Philip Dunkerley is an active member of open mic communities in Peterborough and Stamford. He is the Poetry Society representative for the Stamford Stanza and runs a U3A Poetry Group in Bourne, where he lives. His poems have been published in Magma, Orbis, Dream Catcher, The Fenland Reed, Ink Sweat and Tears, Obsessed With Pipework, The Blue Nib, and elsewhere. His translations from Portuguese and Spanish, and poetry reviews, have been published in Orbis. His work has appeared in several anthologies, including Poems for Peace with a forward by Benjamin Zephaniah.
And when the butterfly flapped its wings
on an awning of the wet-market in Wuhan,
that slight turbulence of the air wafted
a single particle of newly-mutated virus
into the stream of air being inhaled
just then by the simple stall holder.
And that’s how it began, the hurricane
now sweeping the world, battering
society, blowing jobs away, demolishing
supply lines, scattering fear and greed,
overturning morality, destroying concern
about climate change and petty politics.
So we live, so we re-evaluate priorities,
so we learn the beauty of simple things,
so we become more self-reliant,
and learn to help and be helped.
So we remember how fortunate we were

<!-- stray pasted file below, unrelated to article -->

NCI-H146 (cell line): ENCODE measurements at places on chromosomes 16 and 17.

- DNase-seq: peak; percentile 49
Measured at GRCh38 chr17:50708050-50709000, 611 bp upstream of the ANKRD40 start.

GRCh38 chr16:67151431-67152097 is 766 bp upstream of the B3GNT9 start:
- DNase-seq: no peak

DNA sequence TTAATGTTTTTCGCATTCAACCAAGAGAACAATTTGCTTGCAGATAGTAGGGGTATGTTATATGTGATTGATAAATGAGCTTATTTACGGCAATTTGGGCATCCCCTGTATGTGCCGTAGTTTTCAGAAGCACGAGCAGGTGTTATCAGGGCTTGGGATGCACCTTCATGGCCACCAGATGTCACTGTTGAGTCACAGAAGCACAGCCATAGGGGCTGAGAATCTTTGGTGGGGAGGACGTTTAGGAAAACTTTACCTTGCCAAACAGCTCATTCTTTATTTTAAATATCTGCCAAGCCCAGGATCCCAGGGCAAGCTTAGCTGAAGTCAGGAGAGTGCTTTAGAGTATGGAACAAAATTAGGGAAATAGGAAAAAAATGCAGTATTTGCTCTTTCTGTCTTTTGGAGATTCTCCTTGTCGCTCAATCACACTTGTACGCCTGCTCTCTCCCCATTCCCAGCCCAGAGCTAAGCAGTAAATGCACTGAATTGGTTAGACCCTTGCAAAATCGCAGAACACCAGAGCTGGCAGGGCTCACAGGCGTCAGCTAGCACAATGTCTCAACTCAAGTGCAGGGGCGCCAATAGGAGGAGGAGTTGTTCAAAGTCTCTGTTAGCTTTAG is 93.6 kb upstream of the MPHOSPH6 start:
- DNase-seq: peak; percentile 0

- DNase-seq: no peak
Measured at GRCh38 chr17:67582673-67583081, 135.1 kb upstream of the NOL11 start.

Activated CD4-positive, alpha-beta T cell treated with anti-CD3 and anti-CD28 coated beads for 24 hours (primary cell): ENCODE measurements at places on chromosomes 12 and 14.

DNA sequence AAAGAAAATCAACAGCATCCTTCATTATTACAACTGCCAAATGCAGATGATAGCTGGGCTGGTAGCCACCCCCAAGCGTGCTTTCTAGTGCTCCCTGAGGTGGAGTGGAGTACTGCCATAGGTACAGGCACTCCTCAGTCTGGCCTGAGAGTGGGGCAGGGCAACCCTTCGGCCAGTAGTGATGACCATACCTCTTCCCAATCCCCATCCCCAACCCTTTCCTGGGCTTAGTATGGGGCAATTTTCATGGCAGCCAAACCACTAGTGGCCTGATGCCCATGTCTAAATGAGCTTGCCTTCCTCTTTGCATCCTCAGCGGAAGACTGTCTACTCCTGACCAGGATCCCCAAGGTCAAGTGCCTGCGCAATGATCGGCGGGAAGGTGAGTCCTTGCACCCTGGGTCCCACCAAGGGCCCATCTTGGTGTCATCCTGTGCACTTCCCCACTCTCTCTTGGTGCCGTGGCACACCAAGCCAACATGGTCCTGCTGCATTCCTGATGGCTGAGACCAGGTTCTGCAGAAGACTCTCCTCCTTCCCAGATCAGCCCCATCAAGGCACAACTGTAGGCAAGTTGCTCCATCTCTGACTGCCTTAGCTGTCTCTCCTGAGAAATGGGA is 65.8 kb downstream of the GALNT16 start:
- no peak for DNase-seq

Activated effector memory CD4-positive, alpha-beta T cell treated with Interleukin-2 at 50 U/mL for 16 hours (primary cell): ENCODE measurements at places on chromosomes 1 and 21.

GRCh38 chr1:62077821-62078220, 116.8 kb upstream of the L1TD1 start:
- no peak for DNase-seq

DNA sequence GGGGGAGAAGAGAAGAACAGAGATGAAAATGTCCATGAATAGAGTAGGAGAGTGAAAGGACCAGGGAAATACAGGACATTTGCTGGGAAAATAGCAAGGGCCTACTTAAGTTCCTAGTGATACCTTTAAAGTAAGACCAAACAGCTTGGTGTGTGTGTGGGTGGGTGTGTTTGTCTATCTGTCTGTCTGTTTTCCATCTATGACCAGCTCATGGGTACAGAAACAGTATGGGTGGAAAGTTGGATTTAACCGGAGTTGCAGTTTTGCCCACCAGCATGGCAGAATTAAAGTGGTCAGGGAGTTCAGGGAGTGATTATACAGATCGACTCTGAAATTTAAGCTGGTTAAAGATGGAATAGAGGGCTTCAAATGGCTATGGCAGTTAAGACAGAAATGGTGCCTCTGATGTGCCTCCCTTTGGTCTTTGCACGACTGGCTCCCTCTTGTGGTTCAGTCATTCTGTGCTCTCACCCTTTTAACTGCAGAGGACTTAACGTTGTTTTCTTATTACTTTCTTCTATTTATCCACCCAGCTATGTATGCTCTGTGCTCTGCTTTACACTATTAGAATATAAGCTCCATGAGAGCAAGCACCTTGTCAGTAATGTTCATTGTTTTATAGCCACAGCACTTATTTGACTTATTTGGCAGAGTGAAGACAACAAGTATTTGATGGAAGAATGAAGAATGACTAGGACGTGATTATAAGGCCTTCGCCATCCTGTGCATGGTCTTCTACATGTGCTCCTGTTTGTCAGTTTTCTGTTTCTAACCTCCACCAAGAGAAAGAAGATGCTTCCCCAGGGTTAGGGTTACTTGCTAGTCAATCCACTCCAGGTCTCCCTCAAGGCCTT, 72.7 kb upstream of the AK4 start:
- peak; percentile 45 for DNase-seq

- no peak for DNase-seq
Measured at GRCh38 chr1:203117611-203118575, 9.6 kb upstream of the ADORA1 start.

and out of chaos start to remake our lives.
Love in the Time of Virus
– for RTC and the rest of the NHS
Everywhere we go, references to war –
my friend David, 94, remembering the air raids,
my aunt of 97 remembering the blackout,
everyone pulling together, coming through.
Today another enemy assails us –
invisible, this time, but now, tonight,
it brings us to stand outside our homes,
alone in darkness, in this empty street,
in a quiet suburb of an English market town.
We’re going to make a gesture, only a gesture,
supporting our troops fighting at the front,
fighting on our behalf, fighting silently
in gloves, and gowns and masks,
risking themselves, fighting to save our lives.
We watch the time, the seconds tick away,
the coming moment, almost 8 o’clock.
And then, suddenly, somewhere nearby,
we hear somebody clapping; we clap too.
Strange echos run among the houses, sounds
these our homes have never heard before.
Under shining stars and watching street lights,
we look, but see no one. Only clapping –
from there and there, and, listen, over there!
And then we know that people everywhere
are taking part, across the darkened land.
We’re telling ourselves, telling the country too,
that come what may, cost what it may cost,
we’re here for each other, we are here.
We stand together.
Footnote: The title is adapted from the novel by Gabriel Garcia Márquez – ‘Love in the Time of Cholera’.